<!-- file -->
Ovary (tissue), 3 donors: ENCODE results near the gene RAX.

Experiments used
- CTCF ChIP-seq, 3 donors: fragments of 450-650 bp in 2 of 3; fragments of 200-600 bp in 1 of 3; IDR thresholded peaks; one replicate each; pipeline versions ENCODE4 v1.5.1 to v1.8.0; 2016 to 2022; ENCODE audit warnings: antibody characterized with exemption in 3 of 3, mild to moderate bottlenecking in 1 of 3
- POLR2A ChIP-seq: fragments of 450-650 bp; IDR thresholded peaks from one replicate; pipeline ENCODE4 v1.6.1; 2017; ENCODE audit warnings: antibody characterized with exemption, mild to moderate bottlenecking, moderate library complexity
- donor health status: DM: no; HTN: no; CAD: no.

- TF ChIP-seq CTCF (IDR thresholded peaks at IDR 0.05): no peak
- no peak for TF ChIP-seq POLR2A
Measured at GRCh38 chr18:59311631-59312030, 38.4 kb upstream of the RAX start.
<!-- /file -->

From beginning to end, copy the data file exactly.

Ovary (tissue), 3 donors: ENCODE results near the gene RAX.

Experiments used
- CTCF ChIP-seq, 3 donors: fragments of 450-650 bp in 2 of 3; fragments of 200-600 bp in 1 of 3; IDR thresholded peaks; one replicate each; pipeline versions ENCODE4 v1.5.1 to v1.8.0; 2016 to 2022; ENCODE audit warnings: antibody characterized with exemption in 3 of 3, mild to moderate bottlenecking in 1 of 3
- POLR2A ChIP-seq: fragments of 450-650 bp; IDR thresholded peaks from one replicate; pipeline ENCODE4 v1.6.1; 2017; ENCODE audit warnings: antibody characterized with exemption, mild to moderate bottlenecking, moderate library complexity
- donor health status: DM: no; HTN: no; CAD: no.

- TF ChIP-seq CTCF (IDR thresholded peaks at IDR 0.05): no peak
- no peak for TF ChIP-seq POLR2A
Measured at GRCh38 chr18:59311631-59312030, 38.4 kb upstream of the RAX start.